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Open DITA: Making DITA Reuse More Accessible

July 13, 2017

One of the main drivers in Open DITA is allowing writers with little or no XML skills to benefit from the most important reuse capabilities of the DITA standard. So let’s cherry pick from the rules of the Open DITA manifest and explain how they achieve reuse of your content.

But before we get to that, let’s take a step back and consider WHY we want to reuse. Let’s be honest. Reusing content creates a certain amount of complexity. For that reason we had better make sure that this complexity is worth our while.

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Starting Small with Structured Content Management

May 23, 2017

Getting started with structured content management can be daunting: you’ve been tasked with completely overhauling your organization’s content strategy. There are so many things to consider that deciding where to begin can seem like one of your biggest challenges.

There are plenty of clichés appropriate to this situation: the journey of a thousand miles begins with a single step, don’t try to boil the ocean, and so on. By thinking about the project as a whole, it’s easy to become overwhelmed. 

In this article, I’ll give you some ideas for getting started in small, manageable steps, without ever losing sight of your vision.

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Open DITA: Let’s Make Structured Writing for Everyone

May 10, 2017

DITA XML makes advanced content development and management possible, but DITA XML itself is a complex thing. For some, this complexity makes DITA XML inaccessible, and for others, the complexity over time becomes a chaotic cobweb of references and dependencies. Just looking at all these tags and attributes scares some writers off.

In a recent survey, we uncovered strong indications that the complexity of DITA XML is hindering the spread of structured writing across departments. For this reason, we created the Open DITA Manifest to make a framework that allows other ways of achieving some of the most important benefits of DITA XML, even for those who do not want to work with the complexity of XML. Open DITA is meant to allow everyone access to the power of structured writing.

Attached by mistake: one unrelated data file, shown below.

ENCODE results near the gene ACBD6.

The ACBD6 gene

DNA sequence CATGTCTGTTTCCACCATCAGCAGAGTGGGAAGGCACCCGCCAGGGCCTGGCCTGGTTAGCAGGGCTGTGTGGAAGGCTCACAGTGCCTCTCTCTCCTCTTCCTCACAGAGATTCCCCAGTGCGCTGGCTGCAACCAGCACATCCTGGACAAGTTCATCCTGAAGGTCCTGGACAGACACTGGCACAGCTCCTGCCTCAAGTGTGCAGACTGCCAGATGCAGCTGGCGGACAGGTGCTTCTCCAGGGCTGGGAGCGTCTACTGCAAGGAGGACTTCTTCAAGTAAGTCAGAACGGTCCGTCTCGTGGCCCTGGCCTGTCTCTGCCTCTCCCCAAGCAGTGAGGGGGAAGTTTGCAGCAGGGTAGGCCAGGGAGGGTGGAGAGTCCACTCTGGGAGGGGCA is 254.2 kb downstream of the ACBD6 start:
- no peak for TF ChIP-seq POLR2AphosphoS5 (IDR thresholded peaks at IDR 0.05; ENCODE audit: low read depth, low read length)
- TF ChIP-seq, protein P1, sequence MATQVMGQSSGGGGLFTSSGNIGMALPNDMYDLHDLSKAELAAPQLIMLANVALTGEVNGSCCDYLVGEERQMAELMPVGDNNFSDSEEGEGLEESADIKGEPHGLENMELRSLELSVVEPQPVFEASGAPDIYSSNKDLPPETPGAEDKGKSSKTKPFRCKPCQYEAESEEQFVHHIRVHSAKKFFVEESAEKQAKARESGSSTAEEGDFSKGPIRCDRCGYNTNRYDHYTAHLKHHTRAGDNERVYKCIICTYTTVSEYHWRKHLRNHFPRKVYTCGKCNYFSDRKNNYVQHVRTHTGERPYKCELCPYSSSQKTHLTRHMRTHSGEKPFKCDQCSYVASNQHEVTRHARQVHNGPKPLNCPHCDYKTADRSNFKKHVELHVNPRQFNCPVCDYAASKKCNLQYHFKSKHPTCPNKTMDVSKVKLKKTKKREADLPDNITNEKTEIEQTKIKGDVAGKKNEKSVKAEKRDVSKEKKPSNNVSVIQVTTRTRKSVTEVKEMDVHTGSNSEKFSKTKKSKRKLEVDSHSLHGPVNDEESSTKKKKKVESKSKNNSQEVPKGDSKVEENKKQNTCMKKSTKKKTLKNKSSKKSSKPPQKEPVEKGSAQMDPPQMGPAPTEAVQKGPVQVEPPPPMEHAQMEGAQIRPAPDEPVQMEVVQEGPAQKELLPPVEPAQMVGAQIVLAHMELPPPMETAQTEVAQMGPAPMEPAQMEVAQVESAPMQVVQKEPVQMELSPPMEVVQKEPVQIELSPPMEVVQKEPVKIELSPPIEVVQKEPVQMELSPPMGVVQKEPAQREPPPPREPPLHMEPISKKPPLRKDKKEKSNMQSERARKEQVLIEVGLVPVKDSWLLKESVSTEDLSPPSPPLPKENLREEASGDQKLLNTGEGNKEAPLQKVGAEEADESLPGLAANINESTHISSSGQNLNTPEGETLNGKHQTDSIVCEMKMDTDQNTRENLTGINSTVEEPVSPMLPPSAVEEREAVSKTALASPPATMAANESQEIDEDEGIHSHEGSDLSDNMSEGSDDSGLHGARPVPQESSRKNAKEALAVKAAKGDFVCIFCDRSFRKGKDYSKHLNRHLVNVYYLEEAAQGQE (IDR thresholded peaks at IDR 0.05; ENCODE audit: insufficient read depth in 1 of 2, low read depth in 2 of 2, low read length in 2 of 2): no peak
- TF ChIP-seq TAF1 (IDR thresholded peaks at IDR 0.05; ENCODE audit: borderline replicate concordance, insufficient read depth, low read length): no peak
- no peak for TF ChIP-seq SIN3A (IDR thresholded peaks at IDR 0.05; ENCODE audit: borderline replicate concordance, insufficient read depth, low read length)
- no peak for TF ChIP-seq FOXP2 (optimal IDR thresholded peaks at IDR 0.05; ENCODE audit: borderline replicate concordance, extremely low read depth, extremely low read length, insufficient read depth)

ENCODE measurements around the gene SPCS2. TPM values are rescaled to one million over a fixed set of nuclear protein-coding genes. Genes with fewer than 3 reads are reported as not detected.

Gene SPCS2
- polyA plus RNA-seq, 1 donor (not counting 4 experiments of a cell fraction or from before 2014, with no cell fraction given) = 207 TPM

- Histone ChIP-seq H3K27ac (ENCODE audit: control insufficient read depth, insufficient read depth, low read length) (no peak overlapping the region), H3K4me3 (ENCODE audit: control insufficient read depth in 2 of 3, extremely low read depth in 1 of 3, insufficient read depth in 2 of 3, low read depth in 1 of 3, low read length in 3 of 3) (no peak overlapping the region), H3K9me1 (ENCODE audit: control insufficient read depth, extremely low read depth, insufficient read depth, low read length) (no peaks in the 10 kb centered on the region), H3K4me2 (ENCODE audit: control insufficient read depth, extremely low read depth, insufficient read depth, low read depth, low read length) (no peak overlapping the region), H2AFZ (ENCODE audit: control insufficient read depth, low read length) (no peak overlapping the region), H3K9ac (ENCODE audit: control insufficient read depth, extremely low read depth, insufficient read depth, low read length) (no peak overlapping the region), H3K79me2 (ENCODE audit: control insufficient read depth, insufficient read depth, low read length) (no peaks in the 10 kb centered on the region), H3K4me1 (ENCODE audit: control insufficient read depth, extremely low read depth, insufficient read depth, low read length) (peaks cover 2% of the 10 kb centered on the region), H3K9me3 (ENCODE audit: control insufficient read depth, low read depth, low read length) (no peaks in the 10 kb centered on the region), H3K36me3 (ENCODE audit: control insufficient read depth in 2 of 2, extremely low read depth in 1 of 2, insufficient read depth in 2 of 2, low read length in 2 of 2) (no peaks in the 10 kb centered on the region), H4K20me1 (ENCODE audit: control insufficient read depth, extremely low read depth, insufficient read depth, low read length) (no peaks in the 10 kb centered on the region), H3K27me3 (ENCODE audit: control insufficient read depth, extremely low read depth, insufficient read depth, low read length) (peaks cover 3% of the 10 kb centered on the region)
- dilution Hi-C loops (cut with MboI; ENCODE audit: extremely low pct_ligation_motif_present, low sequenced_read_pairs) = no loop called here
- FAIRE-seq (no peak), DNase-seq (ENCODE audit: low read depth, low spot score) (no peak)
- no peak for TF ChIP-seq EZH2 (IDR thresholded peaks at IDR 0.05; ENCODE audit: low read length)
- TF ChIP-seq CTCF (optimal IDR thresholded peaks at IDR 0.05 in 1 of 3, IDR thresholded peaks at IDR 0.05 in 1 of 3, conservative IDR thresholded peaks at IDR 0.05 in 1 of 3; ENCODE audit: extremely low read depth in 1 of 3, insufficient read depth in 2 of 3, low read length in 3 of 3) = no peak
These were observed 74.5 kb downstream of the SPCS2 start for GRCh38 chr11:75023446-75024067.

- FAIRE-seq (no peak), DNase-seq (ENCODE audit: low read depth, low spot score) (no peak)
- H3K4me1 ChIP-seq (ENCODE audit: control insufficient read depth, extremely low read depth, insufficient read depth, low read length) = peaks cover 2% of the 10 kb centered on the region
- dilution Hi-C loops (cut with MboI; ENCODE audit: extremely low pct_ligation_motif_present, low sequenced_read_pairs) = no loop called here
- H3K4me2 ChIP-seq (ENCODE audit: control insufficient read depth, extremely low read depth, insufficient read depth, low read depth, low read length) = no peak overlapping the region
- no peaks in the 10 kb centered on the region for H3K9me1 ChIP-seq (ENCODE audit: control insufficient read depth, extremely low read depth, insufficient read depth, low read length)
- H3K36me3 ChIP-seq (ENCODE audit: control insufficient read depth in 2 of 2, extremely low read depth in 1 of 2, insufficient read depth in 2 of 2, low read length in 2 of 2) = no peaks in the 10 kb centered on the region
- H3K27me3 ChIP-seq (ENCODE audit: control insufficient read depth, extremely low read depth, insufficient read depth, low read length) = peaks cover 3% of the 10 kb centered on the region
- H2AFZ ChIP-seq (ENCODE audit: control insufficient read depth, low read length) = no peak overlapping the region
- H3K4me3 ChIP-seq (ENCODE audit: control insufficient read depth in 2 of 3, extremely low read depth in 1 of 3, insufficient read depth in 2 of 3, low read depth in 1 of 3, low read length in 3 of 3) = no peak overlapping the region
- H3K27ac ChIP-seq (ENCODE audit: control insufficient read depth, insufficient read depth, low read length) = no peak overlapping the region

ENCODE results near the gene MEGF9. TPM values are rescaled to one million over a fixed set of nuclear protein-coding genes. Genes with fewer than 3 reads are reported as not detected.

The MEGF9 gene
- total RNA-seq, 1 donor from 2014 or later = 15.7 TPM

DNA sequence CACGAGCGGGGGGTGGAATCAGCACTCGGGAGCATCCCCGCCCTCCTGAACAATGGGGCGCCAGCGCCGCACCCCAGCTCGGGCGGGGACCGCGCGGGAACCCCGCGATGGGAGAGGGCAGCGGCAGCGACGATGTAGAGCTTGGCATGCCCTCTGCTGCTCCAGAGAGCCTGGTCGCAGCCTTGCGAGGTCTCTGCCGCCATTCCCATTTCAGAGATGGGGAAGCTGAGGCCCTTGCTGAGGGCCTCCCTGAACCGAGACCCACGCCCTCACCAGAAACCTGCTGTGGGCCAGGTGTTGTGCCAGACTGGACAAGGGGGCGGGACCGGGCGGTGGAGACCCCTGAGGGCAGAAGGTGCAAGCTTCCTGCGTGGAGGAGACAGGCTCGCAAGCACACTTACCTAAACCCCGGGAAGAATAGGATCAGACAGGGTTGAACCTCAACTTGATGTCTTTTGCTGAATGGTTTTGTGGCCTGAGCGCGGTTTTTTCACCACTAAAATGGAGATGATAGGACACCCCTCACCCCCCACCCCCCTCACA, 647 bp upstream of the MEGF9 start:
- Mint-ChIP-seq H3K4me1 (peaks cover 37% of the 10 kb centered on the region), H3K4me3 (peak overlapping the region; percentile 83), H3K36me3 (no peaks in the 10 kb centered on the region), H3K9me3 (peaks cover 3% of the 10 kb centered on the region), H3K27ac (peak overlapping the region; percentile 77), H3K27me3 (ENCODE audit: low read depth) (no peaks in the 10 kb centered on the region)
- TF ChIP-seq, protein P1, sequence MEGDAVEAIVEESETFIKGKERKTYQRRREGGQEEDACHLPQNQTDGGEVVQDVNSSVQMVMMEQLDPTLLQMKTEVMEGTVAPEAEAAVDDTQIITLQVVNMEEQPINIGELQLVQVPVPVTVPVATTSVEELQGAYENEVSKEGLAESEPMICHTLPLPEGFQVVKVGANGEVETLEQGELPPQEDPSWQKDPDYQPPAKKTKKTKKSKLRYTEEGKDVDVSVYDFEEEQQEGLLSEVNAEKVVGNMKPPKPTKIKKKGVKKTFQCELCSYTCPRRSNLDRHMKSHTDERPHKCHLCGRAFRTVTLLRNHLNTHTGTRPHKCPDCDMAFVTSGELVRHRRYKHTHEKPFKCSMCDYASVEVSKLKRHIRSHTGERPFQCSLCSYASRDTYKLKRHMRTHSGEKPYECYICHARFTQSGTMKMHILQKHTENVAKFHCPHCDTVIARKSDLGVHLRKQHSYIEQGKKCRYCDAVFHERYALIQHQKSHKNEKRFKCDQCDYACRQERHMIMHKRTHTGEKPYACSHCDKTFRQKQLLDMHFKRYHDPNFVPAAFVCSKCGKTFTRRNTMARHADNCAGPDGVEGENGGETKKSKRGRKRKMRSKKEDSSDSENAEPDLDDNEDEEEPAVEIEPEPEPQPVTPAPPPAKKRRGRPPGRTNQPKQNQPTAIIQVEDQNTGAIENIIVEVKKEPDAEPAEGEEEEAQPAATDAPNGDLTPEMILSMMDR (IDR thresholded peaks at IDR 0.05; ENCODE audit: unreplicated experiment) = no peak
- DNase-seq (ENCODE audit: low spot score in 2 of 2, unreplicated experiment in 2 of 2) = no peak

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Let’s Help Our Colleagues Who Refuse to Work in XML

April 20, 2017

“Looks cool, but couldn’t we just stick to what we have?”

“Being able to grab a piece of content like that would be nice, but I don’t have the time to learn this new tool.”

“Yes, I’d like to be able to publish a white paper using parts of your updated documentation, but all these tags and attributes? I don’t know…”

We have all heard these complaints. 

Since DITA XML became an open standard and DITA 1.0 was released in 2005, people have been trying to spread the use of modular and structured content beyond the traditional documentation department. Some have been successful, but many have been hitting a brick wall when they present XML templates and XML tools to Marketing and Development departments.

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Bot-Enabled Content?

December 14, 2016

This year at the LavaCon conference in Las Vegas, I followed some very exciting presentations about the very near future role of bots (software robot/intelligent agent) in our efforts to bring exactly the right piece of content to the right person, at the right time.

Current prominent bot examples are Microsoft’s Azure Bot Service and IBM’s Watson Virtual Agent.

Some excellent presentations also talked about the fact that bots need to have access to enormous amounts of rich, structured, modular content that is tagged with metadata. In other words, bots feed on rich structured content and they just cannot get enough of it.

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It’s the Readers, Stupid!

November 17, 2016

A few years ago, I gave an interview about structured writing to a Swedish journalist. I talked (probably far too much) about consistency, modularity, content reuse and all the other goodies of structured writing.

She asked me, “But what about the writer? Isn’t it terribly boring, being all modular and consistent?”

My answer was – and still is – the following:

“When I am trying to make my new cable TV box work, manual in hand, desperately looking for the information I need – in that situation, nothing in the entire World concerns me less than how the writer felt when creating this manual!”

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